Here are a few pics of our day, mostly of equipment and odds and ends. I threw in one of Chris at the Smoky Mountain Brewery which is near the hotel where I'll be staying. They have plenty of great locally brewed beer for taste testing! Look for lots more images of my studio practice here at Brown Dog Bindery and, of course, my next meeting with Bob in January!

That's All!

Thursday, December 8, 2011

Tennessee Master Artist Apprentice Program

The Tennessee Master Artist Apprentice Program is a cooperative partnership created to encourage and invest in the continuation, advancement and creation of Tennessee craft by recognizing the role of the master craft artist/apprentice relationship as a way to preserve the state's cultural heritage. The program will contract master craft artists to offer a period of concentrated learning to apprentices who demonstrate a commitment to further develop their abilities as specialized craft practitioners.~from MAAP website

I have recently applied for and received the MAAP grant for 2012 along with my soon to be master artisan, Bob Roberts of the Gilded Leaf Bindery in Maryville, Tennessee. {TheGildedLeaf} This blog will serve as one way that I document this experience. First, a little about me. I am a bookbinder from Middle Tennessee. I have been involved in Book Arts for about 10 years now. As an avid book lover and collector, I am completely seduced by the tactile quality of books. When I started making books, I was driven by a desire to creatively contain my own writings. I saw the book as a form that could be manipulated in such a way as to add meaning to its content. Since that time I have focused my work on sculptural and found object books.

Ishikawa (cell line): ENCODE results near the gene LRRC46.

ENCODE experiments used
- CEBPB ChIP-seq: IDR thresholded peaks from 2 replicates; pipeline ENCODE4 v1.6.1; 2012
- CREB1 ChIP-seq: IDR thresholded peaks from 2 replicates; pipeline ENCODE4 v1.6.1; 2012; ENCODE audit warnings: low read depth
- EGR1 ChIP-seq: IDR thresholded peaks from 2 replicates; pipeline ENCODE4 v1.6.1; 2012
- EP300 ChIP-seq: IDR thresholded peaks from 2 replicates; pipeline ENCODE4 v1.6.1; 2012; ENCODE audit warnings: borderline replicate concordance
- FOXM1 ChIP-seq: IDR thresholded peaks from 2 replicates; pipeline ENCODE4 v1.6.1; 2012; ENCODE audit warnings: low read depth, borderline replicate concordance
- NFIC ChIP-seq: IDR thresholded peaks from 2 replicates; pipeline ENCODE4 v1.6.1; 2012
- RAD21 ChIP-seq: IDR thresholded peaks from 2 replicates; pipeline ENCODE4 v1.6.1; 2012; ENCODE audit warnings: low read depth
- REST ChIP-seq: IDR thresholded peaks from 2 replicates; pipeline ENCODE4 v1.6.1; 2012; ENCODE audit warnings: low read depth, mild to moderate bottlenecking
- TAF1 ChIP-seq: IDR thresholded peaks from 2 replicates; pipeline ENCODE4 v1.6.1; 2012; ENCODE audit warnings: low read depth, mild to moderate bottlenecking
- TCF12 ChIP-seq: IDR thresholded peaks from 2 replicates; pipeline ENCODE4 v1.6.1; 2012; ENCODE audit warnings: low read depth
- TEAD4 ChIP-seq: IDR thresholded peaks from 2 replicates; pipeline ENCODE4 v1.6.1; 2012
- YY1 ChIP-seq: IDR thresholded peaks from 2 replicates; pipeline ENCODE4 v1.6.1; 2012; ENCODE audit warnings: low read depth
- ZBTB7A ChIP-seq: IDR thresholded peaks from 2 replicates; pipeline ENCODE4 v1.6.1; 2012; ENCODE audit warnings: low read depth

In 2009, I assisted book artist Daniel Essig in a wooden book workshop at Shakerag Workshops in Sewanee, Tennessee. I grew to love the aesthetic of wooden books. I began reading books on carving and, in 2010, I took a workshop on wood burning and power carving with Myra Orton at Appalachian Center for Craft. I applied these new techniques to my practice as a bookbinder and began studying the decorative elements of medieval books and bookbinding. I’ve had a long standing romance with illuminated manuscripts and have often used gold leaf in my own work. My current and future work envisions contemporary sculptural books that reference medieval books.